Hundreds of new anti-cancer drug targets identified using CRISPR

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A team of scientists from the Wellcome Sanger Institute have identified the genes that are essential for the survival of thirty types of cancer cells. The resultant cancer dependency map will facilitate the development of novel targeted cancer treatments.

The study, which is entitled “Prioritization of cancer therapeutic targets using CRISPR–Cas9 screens”, was published in the journal Nature on 10th April 2019.

The scientists used the gene editing tool CRISPR to identify the genes involved in more than 30 different types of cancer.Alpha Tauri 3D Graphics | Shutterstock

Cancer is defined as the excessive proliferation of cells that spread around the body overwhelming the functioning of healthy cells. To achieve such high levels of growth, cancer cells depend on the expression of specific proteins to support their survival.

Anti-cancer treatments target the genes that express these proteins to inhibit cancer growth. Although there are some precision treatments that act solely against cancer cells, many chemotherapy agents also harm healthy cells, causing various side effects.

The ‘cancer dependency map’ shows which genes are essential for the survival of a particular cancer, so targeted drugs can be developed.

Hundreds of new targets have recently been added to this map by researchers at the Wellcome Sanger Institute. Using the gene editing tool CRISPR, they identified the genes essential to the survival of 324 human cancer cell lines from 30 different types of cancer.

This is so important because currently, we treat cancer by treating the entire patient's body. We don't target the cancer cells specifically… The information we have uncovered in this study has identified key weak-spots of the cancer cells and will allow us to develop drugs that target the cancer and leave the healthy tissue undamaged”.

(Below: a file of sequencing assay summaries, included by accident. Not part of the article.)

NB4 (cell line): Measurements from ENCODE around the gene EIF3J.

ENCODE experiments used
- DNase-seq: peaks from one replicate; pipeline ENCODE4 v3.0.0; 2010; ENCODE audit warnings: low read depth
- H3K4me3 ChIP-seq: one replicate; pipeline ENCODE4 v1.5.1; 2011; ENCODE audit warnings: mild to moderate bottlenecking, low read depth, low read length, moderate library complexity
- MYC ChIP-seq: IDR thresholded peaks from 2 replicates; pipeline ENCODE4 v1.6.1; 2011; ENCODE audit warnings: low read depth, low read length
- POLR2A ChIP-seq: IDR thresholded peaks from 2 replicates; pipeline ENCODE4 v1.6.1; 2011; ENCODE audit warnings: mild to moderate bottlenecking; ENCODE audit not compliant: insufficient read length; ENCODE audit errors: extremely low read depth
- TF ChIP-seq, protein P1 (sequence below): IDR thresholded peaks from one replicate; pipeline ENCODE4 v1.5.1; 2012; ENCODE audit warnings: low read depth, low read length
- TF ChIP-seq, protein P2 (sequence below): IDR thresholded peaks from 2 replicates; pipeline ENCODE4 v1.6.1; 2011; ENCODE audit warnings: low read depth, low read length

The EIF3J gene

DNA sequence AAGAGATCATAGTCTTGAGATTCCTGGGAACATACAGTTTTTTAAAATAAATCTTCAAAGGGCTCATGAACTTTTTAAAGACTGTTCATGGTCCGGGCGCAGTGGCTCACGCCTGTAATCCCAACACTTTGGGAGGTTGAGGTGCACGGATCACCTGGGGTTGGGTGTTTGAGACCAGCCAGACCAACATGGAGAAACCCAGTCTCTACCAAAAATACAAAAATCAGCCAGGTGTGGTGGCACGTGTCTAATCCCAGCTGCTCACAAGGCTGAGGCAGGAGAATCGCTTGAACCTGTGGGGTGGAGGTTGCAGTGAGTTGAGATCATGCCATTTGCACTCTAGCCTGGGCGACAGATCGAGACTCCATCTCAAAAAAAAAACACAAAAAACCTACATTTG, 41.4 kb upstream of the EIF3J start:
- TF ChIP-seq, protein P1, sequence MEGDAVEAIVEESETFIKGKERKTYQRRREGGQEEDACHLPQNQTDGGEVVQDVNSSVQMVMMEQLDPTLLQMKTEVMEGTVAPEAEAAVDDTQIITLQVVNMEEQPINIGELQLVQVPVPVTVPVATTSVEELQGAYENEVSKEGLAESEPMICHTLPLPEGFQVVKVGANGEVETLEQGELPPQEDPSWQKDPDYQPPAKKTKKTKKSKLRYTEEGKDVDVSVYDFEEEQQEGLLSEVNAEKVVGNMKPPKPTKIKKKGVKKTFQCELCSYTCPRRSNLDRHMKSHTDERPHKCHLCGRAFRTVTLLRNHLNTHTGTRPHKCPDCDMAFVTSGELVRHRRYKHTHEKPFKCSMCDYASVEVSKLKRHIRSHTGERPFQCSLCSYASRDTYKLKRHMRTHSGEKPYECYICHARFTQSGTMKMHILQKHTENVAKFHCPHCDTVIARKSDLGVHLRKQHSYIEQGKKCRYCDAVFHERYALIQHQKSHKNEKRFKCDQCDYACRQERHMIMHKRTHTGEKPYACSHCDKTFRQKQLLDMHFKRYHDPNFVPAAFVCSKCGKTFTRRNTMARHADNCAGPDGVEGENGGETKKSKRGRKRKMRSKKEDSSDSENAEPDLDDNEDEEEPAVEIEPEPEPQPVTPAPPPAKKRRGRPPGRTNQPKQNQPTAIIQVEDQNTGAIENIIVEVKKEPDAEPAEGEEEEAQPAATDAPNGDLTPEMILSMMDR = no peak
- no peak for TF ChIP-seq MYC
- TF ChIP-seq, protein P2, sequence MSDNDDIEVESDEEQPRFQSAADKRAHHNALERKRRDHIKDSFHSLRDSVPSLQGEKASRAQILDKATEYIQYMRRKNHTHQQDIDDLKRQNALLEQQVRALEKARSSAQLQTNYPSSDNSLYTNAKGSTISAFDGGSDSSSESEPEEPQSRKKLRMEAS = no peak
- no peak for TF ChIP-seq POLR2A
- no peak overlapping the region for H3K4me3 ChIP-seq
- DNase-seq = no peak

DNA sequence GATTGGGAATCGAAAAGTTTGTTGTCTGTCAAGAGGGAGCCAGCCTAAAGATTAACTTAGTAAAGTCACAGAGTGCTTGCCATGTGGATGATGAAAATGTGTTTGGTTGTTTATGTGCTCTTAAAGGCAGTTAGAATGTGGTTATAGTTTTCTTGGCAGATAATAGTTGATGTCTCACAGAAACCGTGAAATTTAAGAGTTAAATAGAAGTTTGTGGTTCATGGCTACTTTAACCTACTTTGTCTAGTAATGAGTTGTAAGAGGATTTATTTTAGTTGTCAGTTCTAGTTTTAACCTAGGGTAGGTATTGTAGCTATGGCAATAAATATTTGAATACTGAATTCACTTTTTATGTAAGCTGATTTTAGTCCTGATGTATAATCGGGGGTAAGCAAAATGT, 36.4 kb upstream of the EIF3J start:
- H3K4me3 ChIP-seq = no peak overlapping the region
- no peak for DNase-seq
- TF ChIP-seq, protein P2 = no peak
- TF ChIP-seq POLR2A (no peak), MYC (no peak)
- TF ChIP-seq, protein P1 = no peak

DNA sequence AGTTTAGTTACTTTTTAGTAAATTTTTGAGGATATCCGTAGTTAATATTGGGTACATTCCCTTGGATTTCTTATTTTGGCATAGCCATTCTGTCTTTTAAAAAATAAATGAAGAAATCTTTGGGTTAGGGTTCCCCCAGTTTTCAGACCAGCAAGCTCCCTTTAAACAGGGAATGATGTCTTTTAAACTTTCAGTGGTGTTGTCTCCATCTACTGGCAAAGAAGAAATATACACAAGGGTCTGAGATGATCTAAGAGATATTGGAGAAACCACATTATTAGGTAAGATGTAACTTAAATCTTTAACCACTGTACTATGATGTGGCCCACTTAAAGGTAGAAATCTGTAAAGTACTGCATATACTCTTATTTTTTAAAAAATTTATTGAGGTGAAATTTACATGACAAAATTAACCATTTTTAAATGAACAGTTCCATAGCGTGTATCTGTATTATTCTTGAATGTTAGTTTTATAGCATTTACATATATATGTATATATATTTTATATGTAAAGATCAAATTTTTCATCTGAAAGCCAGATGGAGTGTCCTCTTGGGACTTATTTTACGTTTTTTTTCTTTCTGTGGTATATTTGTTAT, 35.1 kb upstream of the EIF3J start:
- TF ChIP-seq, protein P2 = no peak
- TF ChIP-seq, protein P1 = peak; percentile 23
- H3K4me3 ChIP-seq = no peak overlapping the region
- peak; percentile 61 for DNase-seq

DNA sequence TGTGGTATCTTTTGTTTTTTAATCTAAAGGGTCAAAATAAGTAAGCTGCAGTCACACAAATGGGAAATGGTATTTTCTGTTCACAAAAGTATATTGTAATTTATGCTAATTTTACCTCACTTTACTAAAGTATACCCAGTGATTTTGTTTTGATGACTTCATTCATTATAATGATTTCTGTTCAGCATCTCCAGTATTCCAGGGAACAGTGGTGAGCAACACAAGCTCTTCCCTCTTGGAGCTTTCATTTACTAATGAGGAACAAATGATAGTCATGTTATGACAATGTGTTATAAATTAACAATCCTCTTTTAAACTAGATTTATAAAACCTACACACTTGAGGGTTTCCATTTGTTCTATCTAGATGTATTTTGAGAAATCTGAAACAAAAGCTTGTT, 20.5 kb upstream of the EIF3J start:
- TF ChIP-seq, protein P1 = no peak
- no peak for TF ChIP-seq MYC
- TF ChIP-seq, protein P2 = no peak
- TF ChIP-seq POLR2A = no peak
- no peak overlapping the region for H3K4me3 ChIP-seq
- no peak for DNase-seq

Fiona Behan, Lead Author

After investigating almost 20,000 genes, the researchers identified 6,000 genes crucial to the survival of at least one type of cancer. After disregarding the genes also needed for the survival of healthy cells and those already being targeted by precision drugs, such as Herceptin, the team produced a shortlist of 600 potential new drugs targets.

The Cancer Dependency Map is a huge effort to identify all the weaknesses that exist in different cancers so we can use this information to empower the next generation of precision cancer treatments… Ultimately we hope this impacts on the way we treat patients, so many more patients get effective therapies.”

Dr Mathew Garnett, Co-lead author

Of particular interest was the WRN gene that encodes Werner syndrome RecQ helicase as this was shown to be essential for keeping alive some of the most genetically unstable cancers. This enzyme plays a vital role in around 15% of colon cancers and 28% of stomach cancers, but there are currently no drugs that target it.

This analysis provides a framework to prioritize cancer drug targets and suggests specific new targets, that in turn will enable the development of a broad portfolio of effective cancer treatments.

It is hoped that the identification of suitable drug targets will speed up the initial stages of drug development and help to bring down the cost of finding new cancer treatments.

Kate Bass

Written by

Kate Bass

Kate graduated from the University of Newcastle upon Tyne with a biochemistry B.Sc. degree. She also has a natural flair for writing and enthusiasm for scientific communication, which made medical writing an obvious career choice. In her spare time, Kate enjoys walking in the hills with friends and travelling to learn more about different cultures around the world.


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